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Inorganic Chemistry: From Periodic Classification to Crystals

Inorganic Chemistry: From Periodic Classification to Crystals

Robert Valls

ISBN: 978-1-119-46892-9

Nov 2017, Wiley-ISTE

274 pages

$112.99

Description

Using classification, diagrams and crystallography elements, we describe in this book the bonds in the crystals using the basic patterns. The use of various criteria such as ionicity character of the bonds, the use of hard sphere models, the Pauling rules and the spatial availability of ions all together make it possible to better understand the spatial organization of typical crystals. Through original representations, the structure and the nature of the bonds in binary crystals of MX- and MX2- types as well as the ternary crystals of the perovskite and spinel type are studied.

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Acknowledgments ix

Introduction  xi

Chapter 1. Knowledge of the Periodic Table  1

1.1. Presentation of the periodic table  1

1.2. Construction of the periodic table  2

1.2.1. History  2

1.2.2. Structuring of the periodic table  10

1.2.3. Analysis of various classifications  14

1.2.4. Abundance of elements  19

1.3. Reading the classification  24

1.3.1. Atomic radius  25

1.3.2. Electronegativity  28

1.3.3. Ionization potential  31

1.3.4. Electron binding energy  34

1.4. Understanding ions through the classification  37

1.4.1. The nature and valence of ions through the classification 37

1.4.2. Radius of ions through the classification  41

1.4.3. Polarizability  44

1.4.4. The radii of ions in solids 46

Chapter 2. Knowledge of Metallic Crystals  53

2.1. Properties of metals  53

2.1.1. Characteristics of the metallic bond  54

2.1.2. Conductivity and the melting temperature of elements  56

2.2. Study of packing in metals  59

2.2.1. Formation of planar packing  60

2.2.2. Crystal formation  62

2.2.3. Counting atoms in a unit cell  68

2.2.4. Packing density  71

2.2.5. Designation of planes in a crystal  73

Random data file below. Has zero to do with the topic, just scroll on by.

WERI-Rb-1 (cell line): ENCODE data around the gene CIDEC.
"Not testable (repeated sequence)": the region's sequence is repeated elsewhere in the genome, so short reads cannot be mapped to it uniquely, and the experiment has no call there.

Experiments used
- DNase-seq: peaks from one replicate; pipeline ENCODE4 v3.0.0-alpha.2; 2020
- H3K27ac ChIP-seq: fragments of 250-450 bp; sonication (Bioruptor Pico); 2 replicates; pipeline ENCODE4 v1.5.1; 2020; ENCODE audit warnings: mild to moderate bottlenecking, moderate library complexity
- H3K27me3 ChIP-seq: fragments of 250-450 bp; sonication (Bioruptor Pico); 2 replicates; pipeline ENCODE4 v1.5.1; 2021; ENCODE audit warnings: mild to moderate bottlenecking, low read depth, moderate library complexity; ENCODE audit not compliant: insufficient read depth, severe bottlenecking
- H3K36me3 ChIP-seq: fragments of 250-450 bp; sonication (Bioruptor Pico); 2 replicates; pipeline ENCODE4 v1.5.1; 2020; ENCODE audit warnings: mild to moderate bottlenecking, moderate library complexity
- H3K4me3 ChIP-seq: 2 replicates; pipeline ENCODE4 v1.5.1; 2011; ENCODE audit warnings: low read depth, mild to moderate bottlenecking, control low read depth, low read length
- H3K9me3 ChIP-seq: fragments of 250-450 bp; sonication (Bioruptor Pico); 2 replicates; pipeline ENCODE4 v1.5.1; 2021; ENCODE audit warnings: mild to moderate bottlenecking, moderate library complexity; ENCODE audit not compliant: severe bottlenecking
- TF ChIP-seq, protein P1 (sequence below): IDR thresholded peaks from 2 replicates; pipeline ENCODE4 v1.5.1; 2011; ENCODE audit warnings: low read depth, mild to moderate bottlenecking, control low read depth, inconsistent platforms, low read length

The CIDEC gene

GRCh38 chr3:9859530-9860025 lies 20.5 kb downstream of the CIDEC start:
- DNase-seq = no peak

2.2.6. Surface density  76

2.3. Representation of metallic crystals  81

2.3.1. Definition of the unit cell 81

2.3.2. Geometry of simple polyhedrons  96

2.3.3. The sites  100

2.4. Packings and diagrams  103

2.4.1. Reading the diagrams  105

2.4.2. Solid solutions  109

2.4.3. Intermetallic compounds 112

2.4.4. Simple phase diagrams  113

Chapter 3. Knowledge of Ionic Crystals  125

3.1. Description of ionic to covalent crystals  125

3.2. Pauling’s rules 129

3.2.1. The ionic character of a bond according to Pauling  130

3.2.2. Pauling’s first rule: coordinated polyhedra  133

3.2.3. Pauling’s second rule: electrostatic valence principle  141

3.2.4. Pauling’s third rule: connections of polyhedra  144

3.2.5. Pauling’s fourth rule: separation of cations  146

3.2.6. Pauling’s fifth rule: homogeneity of the environment  147

3.2.7. Presentation of criteria employed  147

3.3. Geometry of binary crystals of MXn type  149

3.3.1. Presentation of the mentioned compounds  149

3.3.2. Study of cesium chloride 151

3.3.3. Study of sodium chloride 159

3.3.4. Study of zinc sulfide (sphalerite)  171

3.3.5. Study of zinc sulfide (wurtzite)  178

3.3.6. Study of nickel arsenide  185

3.4. Geometry of binary crystals of MX2 type  191

3.4.1. Study of calcium fluoride 191

3.4.2. Study of lithium oxide  196

3.4.3. Study of rutile  199

3.4.4. Study of cadmium iodide 206

3.4.5. Study of cadmium chloride  212

3.5. Review of characteristics of binary structures  215

3.5.1. Crystalline characteristics 215

3.5.2. Characteristics of availability  216

3.5.3. Characteristics of the unit cells  217

3.5.4. Characteristics of the families of compounds  219

3.6. Geometry of ternary crystals of ABnOm type  221

3.6.1. Study of SrTiO3 perovskite  221

3.6.2. Study of MgAl2O4 spinel 227

Appendix  237

Bibliography  239

Index  255